District Court of Freiburg builds upon the ECJ's case law on suspected defects.
In a recent judgment of 2 August 2019 (Case No.: 1 O 460/11), the District Court of Freiburg ordered a prosthetic hip manufacturer to pay compensation for pain and suffering as well as damages for a defective hip prosthesis system. The judgment deals once again with the question of instruction defects in connection with defective surgery guides, building upon the ECJ's rulings with regard to suspected defects.
The plaintiff suffered from a destructive coxarthrosis in both hips. As a result, she was given a prosthetic right hip in 1996 and the prothesis at issue in this case was implanted on the left side in 2006. The defendants in this case were the manufacturer of the prosthesis system and the company which imported the system into the European Internal Market.
The prosthesis system consists of a "large diameter head" (LDH) prosthesis which was first introduced into the market in 2003. The surgery guide which was made available to the plaintiff, and which was in effect at the time of the implantation, contained statements about how the prosthesis system can be properly inserted into the joint by cutting the bone. In the ensuing period, however, the plaintiff experienced massive pain in the area of her left hip joint, so that revision surgery was indicated, resulting in the finding of massive inflammation in the area of the bursa on the left side, as well as metallic residue and a chromium content of 53.3 µg/l in the patient's blood, with a cobalt content of 54.7 µg/l.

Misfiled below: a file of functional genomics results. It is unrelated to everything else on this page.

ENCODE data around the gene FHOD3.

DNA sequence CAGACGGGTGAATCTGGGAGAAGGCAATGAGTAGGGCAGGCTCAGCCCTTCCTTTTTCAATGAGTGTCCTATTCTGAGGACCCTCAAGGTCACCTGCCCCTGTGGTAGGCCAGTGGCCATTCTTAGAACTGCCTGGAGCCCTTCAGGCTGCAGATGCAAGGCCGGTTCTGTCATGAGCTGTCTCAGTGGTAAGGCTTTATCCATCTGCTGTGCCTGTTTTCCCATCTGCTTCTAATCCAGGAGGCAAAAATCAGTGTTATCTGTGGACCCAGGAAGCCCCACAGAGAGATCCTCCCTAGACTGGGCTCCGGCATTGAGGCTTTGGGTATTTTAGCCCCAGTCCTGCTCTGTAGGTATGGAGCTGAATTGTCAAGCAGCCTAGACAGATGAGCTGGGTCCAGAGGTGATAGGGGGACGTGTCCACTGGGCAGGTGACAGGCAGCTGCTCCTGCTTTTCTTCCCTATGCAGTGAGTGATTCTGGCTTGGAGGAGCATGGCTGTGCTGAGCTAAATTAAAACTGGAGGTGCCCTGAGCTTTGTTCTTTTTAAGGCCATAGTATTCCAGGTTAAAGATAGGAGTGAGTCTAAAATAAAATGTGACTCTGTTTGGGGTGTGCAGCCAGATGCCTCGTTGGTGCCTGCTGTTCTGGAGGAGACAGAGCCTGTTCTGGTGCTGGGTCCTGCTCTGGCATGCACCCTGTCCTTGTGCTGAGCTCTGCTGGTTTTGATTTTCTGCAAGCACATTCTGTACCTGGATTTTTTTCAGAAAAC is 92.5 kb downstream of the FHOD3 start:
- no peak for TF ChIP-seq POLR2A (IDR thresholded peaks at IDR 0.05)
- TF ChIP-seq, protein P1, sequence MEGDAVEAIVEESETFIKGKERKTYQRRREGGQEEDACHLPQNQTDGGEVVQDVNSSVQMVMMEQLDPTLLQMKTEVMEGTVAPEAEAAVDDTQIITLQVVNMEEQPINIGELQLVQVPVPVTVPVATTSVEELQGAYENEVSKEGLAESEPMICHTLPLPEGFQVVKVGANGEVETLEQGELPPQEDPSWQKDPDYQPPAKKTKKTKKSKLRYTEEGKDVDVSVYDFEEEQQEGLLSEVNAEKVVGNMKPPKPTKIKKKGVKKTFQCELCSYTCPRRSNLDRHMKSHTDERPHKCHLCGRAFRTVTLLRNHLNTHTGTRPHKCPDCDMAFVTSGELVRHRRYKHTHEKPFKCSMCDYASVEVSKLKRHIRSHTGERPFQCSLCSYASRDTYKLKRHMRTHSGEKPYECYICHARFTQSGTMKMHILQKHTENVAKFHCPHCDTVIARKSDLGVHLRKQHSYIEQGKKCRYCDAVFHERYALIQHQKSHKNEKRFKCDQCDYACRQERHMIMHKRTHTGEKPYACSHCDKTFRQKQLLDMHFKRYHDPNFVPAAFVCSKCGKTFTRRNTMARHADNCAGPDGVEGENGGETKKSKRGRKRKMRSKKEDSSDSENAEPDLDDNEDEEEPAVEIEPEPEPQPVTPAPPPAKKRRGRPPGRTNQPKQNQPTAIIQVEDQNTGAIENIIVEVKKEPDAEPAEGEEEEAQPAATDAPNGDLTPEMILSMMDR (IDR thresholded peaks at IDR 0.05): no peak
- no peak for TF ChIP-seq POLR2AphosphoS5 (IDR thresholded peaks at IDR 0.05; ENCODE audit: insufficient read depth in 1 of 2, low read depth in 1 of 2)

The court granted the complaint and ordered the defendant to pay compensation for pain and suffering in the amount of € 17,500.00, as well as compensation for material damages.
In the District Court's view, it had been established that the prosthetic hip which the plaintiff used was defective since the acetabulum could not be properly inserted because of erroneous instructions in the surgery guide which was in effect at the time (instruction defect). The court also found that the prosthetic system at issue was defective because it was part of a product series with an increased likelihood of failure.
In this judgment, the District Court of Freiburg built upon the case law of the ECJ with respect to suspected defects. In a case involving implantable pacemakers and defibrillators, the ECJ ruled that users of certain product groups may have such high expectations with regard to safety that an increased likelihood of defects within the series is enough for an individual product to be considered defective even if there is no evidence of an actual defect.
The District Court of Freiburg issued similar judgments on the same date in Cases Nos. 1 O 223/12 and 1 O 266/12. The judgments are still subject to appeal.